From ashes to Easter: Five tidbits about the Lenten season

Lent is full of traditions that remind us of our mortality and give us hope for our salvation. Dive deeper into the significance and fun facts of this season and why they matter for Catholics and Christians around the world.

Where do the palms for Palm Sunday come from?

Many of the palms for Catholic churches in North America come from California, Florida, Texas, Mexico and countries in Latin America.

Photo Pixabay

The palms parishioners receive on Palm Sunday can vary in how they look — this is largely based on the soil and temperature of where they come from, as well as how they are harvested. These palms have been months in the making, and the churches order them plenty of time in advance through church supply stores. When they arrive, it’s important the palms are preserved in the proper temperature so they don’t dry up. These palms will eventually be burned and used for the next year’s ashes on Ash Wednesday.

Why does attendance spike during Ash Wednesday Mass?

Based on the numbers of attendance, some would be surprised to learn that Ash Wednesday isn’t a holy day of obligation. Catholics aren’t required to attend Mass this day, yet attendance numbers often soar in comparison to regular weekend Mass.

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Even people who don’t attend church on a regular basis or perhaps at all might show up to an Ash Wednesday service. Whether these participants enjoy the rich tradition of this day or appreciate receiving the physical symbol of ashes, it’s clear that something draws people of all ages and walks of life to the Ash Wednesday service each year. It speaks most importantly to the inherent human desire that we were made for something greater than this world.

What was the Last Supper really like?

A few years ago, archaeologists researched what type of food would have been common in Jerusalem during the time of the Last Supper, which Christ shared with his apostles. According to their findings, which they share in their book Gerusalemme: L’Ultima Cena (Jerusalem, the Last Supper), the meal would have included lamb meat, bitter herbs and olives along with the wine and unleavened bread. Jesus and his apostles likely would have been seated on cushions on the floor, unlike the popular portrayal of the group sitting at a long table, and would have shared food from the same dish.

Isn’t Lent more than 40 days long?

Because Sundays aren’t included in Western Christianity (they are in Eastern Christianity), Lent technically lasts 46 days. Throughout the year — including Lent — Sundays represent the joy that Christ’s resurrection brings us, which is why they aren’t counted during this solemn season.

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The number 40 is also symbolic in the Church’s history, as Jesus spent 40 days in the desert, Noah built an ark to survive the flood brought on by 40 days and nights of rain, and Moses fasted for 40 days before receiving the 10 Commandments. These occurrences are essential stories in our faith’s history and references to the beauty that comes from perseverance and sacrifice. And, according to the USCCB, Sundays “are certainly part of the time of Lent, but they are not prescribed days of fast and abstinence.”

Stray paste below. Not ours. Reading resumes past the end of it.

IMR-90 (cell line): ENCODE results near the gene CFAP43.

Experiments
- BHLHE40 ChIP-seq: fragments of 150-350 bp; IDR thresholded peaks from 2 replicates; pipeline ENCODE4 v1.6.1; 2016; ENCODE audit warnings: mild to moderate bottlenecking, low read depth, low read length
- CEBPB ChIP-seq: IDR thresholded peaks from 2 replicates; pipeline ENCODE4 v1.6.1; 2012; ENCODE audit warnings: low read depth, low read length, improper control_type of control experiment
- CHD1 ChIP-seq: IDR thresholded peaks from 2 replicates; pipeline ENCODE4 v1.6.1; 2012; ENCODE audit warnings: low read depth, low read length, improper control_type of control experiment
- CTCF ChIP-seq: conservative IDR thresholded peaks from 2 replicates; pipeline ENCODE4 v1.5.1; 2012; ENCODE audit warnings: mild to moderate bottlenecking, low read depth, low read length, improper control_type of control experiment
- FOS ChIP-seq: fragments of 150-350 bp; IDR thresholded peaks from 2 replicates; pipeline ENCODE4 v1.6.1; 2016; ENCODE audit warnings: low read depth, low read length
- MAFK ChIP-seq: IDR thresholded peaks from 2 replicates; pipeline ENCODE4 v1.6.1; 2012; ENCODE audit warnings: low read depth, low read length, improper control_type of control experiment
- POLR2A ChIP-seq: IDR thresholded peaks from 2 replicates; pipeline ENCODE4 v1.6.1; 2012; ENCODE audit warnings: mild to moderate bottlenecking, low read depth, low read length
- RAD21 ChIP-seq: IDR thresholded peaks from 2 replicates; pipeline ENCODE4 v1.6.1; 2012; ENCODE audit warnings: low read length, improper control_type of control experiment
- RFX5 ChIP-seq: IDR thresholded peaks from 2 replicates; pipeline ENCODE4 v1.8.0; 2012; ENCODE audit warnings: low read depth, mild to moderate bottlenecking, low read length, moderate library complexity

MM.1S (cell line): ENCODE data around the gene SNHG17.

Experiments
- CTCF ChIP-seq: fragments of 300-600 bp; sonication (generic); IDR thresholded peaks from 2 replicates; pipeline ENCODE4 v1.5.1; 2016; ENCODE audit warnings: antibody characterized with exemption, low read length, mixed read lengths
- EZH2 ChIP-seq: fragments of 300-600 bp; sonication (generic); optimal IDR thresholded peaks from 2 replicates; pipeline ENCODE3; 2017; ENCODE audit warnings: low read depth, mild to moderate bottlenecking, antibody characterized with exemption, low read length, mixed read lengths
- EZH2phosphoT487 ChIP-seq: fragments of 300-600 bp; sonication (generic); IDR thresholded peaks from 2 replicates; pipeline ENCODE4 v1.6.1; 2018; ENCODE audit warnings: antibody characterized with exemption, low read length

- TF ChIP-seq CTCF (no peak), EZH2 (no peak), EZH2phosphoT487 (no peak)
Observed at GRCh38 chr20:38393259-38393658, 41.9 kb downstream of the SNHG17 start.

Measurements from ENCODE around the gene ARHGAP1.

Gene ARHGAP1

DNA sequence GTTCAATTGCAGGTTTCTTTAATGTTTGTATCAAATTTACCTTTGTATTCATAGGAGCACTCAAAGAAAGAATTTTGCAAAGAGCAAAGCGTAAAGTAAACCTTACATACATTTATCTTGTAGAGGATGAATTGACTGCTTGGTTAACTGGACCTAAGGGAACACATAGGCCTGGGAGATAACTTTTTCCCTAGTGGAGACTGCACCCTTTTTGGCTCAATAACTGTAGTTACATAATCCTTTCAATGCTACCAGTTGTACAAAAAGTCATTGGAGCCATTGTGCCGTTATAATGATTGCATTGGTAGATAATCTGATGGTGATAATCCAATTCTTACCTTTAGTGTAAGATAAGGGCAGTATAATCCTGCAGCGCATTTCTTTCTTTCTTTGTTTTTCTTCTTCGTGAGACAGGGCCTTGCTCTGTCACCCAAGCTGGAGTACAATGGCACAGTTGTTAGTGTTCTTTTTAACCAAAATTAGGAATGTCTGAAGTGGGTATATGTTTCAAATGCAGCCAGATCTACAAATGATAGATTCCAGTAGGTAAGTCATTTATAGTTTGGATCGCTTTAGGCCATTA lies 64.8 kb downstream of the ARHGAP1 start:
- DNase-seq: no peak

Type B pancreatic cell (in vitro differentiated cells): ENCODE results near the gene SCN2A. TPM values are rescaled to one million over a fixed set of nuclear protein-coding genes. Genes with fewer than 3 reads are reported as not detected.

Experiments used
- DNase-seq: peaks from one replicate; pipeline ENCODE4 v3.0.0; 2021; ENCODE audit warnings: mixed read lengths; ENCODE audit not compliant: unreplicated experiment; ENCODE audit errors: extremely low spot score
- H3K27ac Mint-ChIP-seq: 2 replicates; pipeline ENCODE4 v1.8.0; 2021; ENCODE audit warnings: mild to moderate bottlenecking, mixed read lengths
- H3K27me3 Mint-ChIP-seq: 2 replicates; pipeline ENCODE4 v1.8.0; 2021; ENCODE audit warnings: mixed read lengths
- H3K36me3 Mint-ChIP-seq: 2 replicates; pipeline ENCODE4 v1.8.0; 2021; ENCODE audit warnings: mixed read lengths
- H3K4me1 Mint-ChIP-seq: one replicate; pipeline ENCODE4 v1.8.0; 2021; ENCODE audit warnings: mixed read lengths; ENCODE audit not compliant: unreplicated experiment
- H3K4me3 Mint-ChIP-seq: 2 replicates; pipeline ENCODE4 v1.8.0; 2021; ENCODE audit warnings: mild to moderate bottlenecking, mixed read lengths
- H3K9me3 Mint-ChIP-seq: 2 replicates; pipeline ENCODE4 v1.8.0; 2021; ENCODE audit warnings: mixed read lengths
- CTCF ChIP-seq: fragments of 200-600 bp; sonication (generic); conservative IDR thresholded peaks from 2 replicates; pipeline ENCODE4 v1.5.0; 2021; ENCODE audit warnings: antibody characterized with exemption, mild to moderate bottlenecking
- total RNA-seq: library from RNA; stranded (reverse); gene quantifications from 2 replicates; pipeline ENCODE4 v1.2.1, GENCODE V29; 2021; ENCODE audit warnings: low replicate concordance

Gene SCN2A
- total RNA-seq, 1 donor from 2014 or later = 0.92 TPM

Why do Catholics abstain from meat on Friday, and often opt for fish instead?

Before Vatican II, Catholics didn’t just abstain from meat on Fridays of Lent, but every Friday of the year. Some of today’s faithful continue that tradition, but not eating meat is only required on Fridays of Lent, as well as Ash Wednesday.

Photo Flickr

Catholics offer this small sacrifice in remembrance of Christ’s passion — which, according to all four Gospels, took place on a Friday. Throughout the Church’s history, meat has been viewed as a worthy sacrifice as it has been and remains a staple of many celebratory meals — including holidays like Christmas, Easter and Thanksgiving. Why isn’t fish included? The USCCB clarifies that abstinence laws of the Church include meat that only comes from land animals. This might be because historically, fish has not been a staple of a celebratory meal, and although dishes like crab and lobster have become more of a treat in today’s culture, Catholics are called to remember Christ’s suffering and unite their sacrifices to his, not to take advantage of this aspect of the law.

COMING UP: A guide to finding the Lenten resolutions you actually need

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Go beyond giving up chocolate this Lent. The capital or deadly sins were not named for being unforgivable or because of their gravity; but, rather, because they are the sins that give rise to other sins.

This Lent, we invite you to examine your life and ask yourself what is driving you away from Jesus. Once you have found your top one or two sins, make a resolution to practice its opposing virtue. The following ideas are meant to accompany the recommended practices of prayer, fasting, almsgiving, confession and communion.


We can describe pride as a disordered appreciation of ourselves. This sin can become evident in acts of vanity or boasting about our looks, intelligence, possessions, etc., to claim superiority over others.

Its opposing virtue is humility. Humility is not about having low self-esteem or disregarding our gifts and abilities. It’s about truth, acknowledging who God is and who we are, and putting him at the center of our lives. Here are a few resolutions from Mother Teresa: